October 30, 2014

Review: Ahuizotl | Integrity Is Overrated

American indie fans who know just one thing about Cologne, Germany probably know it as the home of electronic music goliath Kompakt. But in the shadow of that label -- whose aesthetic persistently looks toward a minimalist, abstract and beat-driven future -- a veteran guitar band called Ahuizotl operates within the more traditional framework of indie rock. Although the foursome only just released its long-anticipated full-length debut last week, it has been lurking in the underground in one form or another for about a decade, and has shared stages with such big-font bands as Wild Flag, The Twilight Sad and Zookeeper. The band's sound reaches back yet another decade, something Ahuizotl acknowledges by joking "we're from the '90s." And indeed the act's sound is a reverent love-letter to the losercore of yore. But most importantly, its new set Integrity Is Overrated contains great songs, including a progressive epic that suggests one exciting possible future for a band whose work is firmly rooted in the past.

Opener "Ghosts Of Departed Quantities" commences with a plodding analog synth figure that perhaps winks toward Cologne's electronic overground, but the stilted lick is gradually subsumed into a clockwork arrangement of spiky guitar and bass. The interlocking parts suggest the efficiency of '90s German/Danish noise-rock heroes 18th Dye, but guitarist and fronter Barry Langer's understated yet emotive vocals -- which enter with the first verse -- are more reminiscent of those of indie hero J. Mascis, and indeed a Dinosaur Jr. influence (sans the mind-blowing guitars solos) permeates Ahuizotl's entire album. Using Dinosaur and its American underground peers as guideposts, the German act's music presents as pretty conventional guitar/bass/synth/drums stuff. But just as with Mr. Langer's relateable, everyman accounts of relationships breaking down, the magic is in the details. From the drum break of "Perfect Day," to the terrific back-to-back sequencing of the quasi title track "Movie" and "Everybody's Breaking Up So Why Don't We?," the arrangements are economical and well-balanced, the performances remarkably tight. To be sure there is a touch of Teutonic precision to the proceedings, but Integrity Is Overrated is not without its own earnest passion.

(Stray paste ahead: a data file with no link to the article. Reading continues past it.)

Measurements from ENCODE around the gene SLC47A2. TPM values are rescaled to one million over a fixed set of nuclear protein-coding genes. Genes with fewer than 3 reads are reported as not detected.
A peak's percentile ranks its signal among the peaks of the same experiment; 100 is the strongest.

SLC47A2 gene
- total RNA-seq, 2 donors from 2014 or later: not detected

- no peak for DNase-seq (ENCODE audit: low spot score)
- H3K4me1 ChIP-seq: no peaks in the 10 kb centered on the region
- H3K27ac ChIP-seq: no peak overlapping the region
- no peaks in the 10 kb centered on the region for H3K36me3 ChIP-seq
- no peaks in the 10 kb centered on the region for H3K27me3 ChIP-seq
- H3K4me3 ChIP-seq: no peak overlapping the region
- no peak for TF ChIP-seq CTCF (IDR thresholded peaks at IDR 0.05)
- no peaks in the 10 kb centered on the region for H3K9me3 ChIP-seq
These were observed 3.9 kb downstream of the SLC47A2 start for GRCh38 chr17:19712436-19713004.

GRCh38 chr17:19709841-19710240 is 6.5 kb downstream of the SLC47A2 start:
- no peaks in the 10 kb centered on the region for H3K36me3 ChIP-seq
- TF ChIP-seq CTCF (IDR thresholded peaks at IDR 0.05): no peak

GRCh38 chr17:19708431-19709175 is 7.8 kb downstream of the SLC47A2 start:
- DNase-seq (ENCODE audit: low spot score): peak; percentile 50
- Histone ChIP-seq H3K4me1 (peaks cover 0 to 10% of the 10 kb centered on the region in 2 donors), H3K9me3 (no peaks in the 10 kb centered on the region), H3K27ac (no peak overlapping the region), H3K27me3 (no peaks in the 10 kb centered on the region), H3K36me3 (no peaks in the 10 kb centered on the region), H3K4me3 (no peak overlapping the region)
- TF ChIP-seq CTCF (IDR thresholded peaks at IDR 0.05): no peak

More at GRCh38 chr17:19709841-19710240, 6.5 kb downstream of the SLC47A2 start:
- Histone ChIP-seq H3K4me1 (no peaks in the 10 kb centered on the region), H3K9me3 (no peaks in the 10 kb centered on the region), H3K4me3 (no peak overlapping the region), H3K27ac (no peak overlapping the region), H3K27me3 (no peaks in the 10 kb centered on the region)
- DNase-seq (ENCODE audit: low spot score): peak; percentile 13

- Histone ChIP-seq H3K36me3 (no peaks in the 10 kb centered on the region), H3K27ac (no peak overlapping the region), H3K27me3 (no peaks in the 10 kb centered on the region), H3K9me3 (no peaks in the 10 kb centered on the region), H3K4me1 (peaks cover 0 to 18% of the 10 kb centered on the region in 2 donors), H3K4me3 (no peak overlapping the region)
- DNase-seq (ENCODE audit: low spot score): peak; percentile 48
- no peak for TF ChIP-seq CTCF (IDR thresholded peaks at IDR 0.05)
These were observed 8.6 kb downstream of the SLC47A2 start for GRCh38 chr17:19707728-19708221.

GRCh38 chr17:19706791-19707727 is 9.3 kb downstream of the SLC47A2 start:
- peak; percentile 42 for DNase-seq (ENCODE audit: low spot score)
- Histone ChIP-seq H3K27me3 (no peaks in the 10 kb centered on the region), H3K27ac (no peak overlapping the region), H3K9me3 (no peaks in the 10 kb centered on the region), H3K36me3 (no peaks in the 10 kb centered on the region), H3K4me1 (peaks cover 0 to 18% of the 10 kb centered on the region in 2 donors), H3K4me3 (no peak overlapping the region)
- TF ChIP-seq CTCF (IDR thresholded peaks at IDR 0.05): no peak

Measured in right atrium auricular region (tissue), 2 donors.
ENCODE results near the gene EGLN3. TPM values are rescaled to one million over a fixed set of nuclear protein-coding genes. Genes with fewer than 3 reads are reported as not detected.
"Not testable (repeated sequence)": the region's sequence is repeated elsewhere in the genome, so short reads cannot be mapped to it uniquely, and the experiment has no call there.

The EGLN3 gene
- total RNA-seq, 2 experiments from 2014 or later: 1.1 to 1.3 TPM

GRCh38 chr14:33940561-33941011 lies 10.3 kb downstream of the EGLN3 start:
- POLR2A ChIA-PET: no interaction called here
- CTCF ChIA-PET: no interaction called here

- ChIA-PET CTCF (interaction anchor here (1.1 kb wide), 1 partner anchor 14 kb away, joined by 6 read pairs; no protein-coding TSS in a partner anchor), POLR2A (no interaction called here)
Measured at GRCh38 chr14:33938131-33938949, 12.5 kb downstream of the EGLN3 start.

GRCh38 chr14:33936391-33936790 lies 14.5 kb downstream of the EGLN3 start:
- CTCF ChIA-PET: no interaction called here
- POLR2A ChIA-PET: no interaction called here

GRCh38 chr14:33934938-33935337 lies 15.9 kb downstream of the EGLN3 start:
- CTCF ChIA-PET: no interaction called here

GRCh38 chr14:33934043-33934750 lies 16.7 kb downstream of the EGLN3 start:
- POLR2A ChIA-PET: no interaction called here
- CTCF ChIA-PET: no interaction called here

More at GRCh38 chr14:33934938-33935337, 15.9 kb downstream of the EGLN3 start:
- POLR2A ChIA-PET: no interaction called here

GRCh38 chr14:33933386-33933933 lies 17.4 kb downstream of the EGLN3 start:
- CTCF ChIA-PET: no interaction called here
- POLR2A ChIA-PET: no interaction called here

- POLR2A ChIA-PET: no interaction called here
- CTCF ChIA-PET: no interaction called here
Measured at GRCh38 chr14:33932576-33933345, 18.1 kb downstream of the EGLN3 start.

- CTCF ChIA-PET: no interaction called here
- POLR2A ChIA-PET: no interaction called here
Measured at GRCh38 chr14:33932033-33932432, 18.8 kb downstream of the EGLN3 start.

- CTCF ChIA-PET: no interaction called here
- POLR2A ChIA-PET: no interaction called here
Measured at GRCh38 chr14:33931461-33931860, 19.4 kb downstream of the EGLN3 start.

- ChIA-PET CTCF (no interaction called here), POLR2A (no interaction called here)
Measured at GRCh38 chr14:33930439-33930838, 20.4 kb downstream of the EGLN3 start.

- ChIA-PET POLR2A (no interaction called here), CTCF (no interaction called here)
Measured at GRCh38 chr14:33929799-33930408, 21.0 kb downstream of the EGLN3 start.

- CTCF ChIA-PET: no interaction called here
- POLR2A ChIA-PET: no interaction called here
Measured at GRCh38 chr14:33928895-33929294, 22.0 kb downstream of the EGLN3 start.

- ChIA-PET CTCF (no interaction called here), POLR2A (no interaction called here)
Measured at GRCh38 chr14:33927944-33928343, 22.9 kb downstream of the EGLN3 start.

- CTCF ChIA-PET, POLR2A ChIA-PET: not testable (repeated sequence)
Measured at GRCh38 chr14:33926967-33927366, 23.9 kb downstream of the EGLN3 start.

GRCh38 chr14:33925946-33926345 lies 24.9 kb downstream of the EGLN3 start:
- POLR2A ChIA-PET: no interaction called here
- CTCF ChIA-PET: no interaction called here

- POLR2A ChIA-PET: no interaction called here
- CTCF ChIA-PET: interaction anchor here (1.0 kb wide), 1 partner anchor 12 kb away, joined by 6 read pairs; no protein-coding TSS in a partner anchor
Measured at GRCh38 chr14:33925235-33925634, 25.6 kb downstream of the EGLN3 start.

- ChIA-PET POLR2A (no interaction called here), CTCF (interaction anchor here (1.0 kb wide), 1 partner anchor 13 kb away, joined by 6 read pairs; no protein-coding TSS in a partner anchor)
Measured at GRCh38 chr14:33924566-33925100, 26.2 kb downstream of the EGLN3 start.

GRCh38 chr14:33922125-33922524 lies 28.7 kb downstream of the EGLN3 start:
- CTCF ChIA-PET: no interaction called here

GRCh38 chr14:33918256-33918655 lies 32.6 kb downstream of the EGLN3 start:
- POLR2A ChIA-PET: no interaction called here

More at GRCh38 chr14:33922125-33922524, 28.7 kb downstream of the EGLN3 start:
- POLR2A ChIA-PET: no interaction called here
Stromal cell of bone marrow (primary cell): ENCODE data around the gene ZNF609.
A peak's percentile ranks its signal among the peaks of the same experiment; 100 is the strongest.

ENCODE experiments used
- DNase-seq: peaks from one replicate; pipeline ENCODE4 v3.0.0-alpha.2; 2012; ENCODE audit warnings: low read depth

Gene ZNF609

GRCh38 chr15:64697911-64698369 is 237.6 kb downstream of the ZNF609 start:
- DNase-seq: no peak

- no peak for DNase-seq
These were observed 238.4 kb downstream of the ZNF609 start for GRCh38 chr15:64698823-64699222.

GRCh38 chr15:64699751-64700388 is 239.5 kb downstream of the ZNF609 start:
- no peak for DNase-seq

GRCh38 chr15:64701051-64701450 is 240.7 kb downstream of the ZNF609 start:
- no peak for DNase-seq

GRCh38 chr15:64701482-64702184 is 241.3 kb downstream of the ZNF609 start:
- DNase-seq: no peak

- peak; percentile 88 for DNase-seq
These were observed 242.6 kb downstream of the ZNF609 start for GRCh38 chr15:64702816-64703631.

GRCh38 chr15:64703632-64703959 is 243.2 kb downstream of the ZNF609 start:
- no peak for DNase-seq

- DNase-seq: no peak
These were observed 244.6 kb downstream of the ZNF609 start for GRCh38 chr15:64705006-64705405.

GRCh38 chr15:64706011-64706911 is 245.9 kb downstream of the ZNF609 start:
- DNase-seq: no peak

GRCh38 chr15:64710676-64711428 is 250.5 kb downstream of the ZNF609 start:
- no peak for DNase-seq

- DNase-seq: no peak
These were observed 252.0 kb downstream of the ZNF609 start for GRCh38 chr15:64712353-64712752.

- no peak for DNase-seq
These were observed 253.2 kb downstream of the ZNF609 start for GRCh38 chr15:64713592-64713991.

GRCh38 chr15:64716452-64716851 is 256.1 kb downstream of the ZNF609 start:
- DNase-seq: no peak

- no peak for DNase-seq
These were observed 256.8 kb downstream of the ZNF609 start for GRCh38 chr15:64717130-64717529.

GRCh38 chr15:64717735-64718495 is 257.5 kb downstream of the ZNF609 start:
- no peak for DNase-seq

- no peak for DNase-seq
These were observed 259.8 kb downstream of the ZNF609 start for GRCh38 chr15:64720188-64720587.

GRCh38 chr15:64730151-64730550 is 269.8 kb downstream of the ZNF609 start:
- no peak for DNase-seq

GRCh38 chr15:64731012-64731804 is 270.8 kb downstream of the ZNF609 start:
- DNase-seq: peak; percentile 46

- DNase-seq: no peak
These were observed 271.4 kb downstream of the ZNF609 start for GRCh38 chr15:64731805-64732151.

As alluded to supra and elsewhere, the set's crowning achievement is the slyly titled eight-minute song suite "I Wanna Be Ignored." Its first three minutes are textbook Ahuizotl, but from there the exploration begins: first with a tense vamp that quietly intensifies into a full-blown guitar rave-up for the next two minutes, and then the song gently and gracefully decomposes into a jazzy jam marked by seeping feedback, what sounds like vibraphone, and light guitar leads. It's an extraordinary effort from the band, and one we hope might be considered a model for similarly adventurous work in the future. Ahuizotl bookends "Ignored" with two of the best tracks from its 2012 Lice EP, "Self-Made" and "Slide," making the back-half of Integrity Is Overrated particulary rewarding, and raising the spectre that fans who purchase the set on vinyl may wear out side B before side A.

Integrity Is Overrated was released by Tumbleweed Records Oct. 24, and Ahuizotl feted the set with a record release show at Cologne's King Georg club the following night. The album is available in a limited edition of 250 vinyl 12" records and as a digital download, both of which can be purchased via Ahuizotl's Bandcamp yert right here. A video for "Ghost Of Departed Quantities" was shot in early September, so remain vigilant and your attention should be reward before too long, we expect.

Ahuizotl: Bandcamp | Facebook | Internerds | Soundcloud

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